Both of these statements, and similar remarks quoted in the press releases, could be interpreted to suggest that the agency’s are continuing the investigation other alleged pandemic-related misconduct, and to suggest that there could be further enforcement activity coming.
It is worth noting that the circumstances at the center of the agencies’ investigative and enforcement activity previously was the subject of separate private securities class action activity. As discussed here, in late April 2020, a shareholder plaintiff filed a securities class action lawsuit against SCWorx and Schessel in the Southern District of New York. The parties to the securities suit later reached an agreement to settle the action in exchange for the defendants’ agreement to pay $3.3 million, consisting of $2.7 million in cash, and securities worth $600,000 at the time of issues. (The securities component of this settlement is the amount that the SEC referenced as satisfying in the company’s disgorgement component of its separate settlement with the SEC.) There was apparently also a separate shareholder derivative suit filed against the company’s board of directors, as well.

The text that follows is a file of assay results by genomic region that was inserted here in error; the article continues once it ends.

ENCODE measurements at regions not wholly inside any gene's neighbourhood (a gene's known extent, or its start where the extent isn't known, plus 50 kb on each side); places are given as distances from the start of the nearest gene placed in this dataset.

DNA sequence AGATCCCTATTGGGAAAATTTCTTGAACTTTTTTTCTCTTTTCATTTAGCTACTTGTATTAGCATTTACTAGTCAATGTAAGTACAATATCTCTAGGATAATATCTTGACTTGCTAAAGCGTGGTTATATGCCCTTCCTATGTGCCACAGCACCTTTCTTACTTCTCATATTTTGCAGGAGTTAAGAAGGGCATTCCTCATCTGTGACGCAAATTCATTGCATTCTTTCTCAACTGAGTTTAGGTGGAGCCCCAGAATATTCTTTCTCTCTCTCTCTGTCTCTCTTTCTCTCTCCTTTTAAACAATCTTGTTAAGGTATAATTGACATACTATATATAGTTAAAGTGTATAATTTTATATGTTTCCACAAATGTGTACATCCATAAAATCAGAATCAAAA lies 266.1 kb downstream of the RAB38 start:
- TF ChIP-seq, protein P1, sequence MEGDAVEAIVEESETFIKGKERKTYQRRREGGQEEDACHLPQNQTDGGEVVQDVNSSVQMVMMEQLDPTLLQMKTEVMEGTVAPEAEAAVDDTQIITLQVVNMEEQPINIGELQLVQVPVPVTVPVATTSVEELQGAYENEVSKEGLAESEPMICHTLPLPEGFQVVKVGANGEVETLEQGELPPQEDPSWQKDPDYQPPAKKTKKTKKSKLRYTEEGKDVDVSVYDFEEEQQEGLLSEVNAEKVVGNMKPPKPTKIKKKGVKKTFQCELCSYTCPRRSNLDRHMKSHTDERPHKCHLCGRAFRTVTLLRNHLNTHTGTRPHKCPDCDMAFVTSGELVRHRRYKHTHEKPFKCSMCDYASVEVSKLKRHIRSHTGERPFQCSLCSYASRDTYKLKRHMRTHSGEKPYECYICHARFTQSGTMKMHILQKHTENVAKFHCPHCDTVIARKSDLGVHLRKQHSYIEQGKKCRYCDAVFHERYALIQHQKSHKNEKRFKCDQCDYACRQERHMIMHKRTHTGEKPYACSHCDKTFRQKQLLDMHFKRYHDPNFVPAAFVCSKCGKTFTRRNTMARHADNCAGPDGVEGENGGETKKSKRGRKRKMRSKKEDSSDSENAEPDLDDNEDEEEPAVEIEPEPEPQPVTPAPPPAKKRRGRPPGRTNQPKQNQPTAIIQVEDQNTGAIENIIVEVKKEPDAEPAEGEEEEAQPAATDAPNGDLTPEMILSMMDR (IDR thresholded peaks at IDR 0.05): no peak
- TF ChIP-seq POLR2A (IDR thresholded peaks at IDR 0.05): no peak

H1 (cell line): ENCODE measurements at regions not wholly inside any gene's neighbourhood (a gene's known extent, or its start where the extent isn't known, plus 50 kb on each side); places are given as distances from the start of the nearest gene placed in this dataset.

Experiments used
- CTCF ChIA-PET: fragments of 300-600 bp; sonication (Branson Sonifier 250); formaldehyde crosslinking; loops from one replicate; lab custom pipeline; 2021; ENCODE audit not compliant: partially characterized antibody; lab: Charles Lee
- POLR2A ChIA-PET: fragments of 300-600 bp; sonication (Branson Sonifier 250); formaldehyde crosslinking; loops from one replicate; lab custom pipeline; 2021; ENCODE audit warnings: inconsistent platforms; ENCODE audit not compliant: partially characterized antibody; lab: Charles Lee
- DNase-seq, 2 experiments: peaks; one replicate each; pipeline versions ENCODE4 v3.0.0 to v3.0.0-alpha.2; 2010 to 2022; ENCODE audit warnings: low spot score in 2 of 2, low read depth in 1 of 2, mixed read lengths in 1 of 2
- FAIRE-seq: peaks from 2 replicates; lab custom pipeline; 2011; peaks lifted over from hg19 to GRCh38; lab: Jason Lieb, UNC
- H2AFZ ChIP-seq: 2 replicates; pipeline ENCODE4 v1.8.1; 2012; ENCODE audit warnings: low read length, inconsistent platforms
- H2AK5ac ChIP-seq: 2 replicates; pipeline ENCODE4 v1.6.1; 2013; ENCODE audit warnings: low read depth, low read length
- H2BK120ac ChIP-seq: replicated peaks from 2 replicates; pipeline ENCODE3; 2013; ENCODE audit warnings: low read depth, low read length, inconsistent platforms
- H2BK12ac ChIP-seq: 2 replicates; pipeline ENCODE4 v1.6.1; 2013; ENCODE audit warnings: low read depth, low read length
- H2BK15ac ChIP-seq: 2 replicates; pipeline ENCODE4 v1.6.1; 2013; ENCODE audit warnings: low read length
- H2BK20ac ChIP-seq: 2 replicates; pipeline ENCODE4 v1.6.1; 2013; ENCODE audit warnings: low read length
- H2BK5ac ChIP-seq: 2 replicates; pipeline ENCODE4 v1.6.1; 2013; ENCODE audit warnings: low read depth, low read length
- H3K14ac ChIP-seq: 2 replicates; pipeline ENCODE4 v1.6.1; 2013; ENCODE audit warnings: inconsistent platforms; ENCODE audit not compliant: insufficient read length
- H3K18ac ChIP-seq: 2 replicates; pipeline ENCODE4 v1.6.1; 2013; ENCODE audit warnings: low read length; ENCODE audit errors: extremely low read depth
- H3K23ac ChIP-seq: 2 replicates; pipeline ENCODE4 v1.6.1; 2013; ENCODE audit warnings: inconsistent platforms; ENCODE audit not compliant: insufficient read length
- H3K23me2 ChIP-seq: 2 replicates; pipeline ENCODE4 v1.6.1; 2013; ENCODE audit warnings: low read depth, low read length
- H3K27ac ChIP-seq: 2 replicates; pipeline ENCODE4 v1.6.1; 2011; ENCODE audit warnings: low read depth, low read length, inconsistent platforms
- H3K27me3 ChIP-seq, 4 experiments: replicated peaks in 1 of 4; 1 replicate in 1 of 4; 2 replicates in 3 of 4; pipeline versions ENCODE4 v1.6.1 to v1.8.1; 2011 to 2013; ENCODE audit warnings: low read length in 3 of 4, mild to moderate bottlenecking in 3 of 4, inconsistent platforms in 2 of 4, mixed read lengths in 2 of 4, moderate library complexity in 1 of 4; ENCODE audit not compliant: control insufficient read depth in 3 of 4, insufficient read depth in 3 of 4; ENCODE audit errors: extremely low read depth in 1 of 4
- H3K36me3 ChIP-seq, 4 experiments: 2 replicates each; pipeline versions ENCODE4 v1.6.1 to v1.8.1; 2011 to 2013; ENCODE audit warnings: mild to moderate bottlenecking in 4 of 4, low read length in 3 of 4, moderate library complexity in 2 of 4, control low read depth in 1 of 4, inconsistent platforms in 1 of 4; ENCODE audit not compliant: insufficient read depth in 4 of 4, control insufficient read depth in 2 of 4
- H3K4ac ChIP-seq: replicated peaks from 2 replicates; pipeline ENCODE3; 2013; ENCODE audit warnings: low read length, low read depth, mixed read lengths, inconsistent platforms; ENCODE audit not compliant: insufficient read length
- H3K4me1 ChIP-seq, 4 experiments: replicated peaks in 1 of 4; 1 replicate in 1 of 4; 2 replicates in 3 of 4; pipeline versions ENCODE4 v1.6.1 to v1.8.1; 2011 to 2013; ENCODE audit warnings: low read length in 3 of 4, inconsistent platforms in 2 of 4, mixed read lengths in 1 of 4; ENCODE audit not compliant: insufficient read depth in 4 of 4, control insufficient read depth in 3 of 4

In any event, the recent agency enforcement action against SCWorx highlights the fact that the significant threat of ongoing legal action arising out of the COVID-19 pandemic continues, even though we are now well over two years beyond the initial outbreak. Indeed, given the circumstances involved, it would seem that the possibility of further legal action relating to events from the very early days of the pandemic continue. As the agencies’ statement from their press releases highlight, their investigative activity related to alleged misconduct related to the pandemic continues. All of this is a reminder that even at this late date in the history of the pandemic, the possibility for further pandemic-related claims activity continues.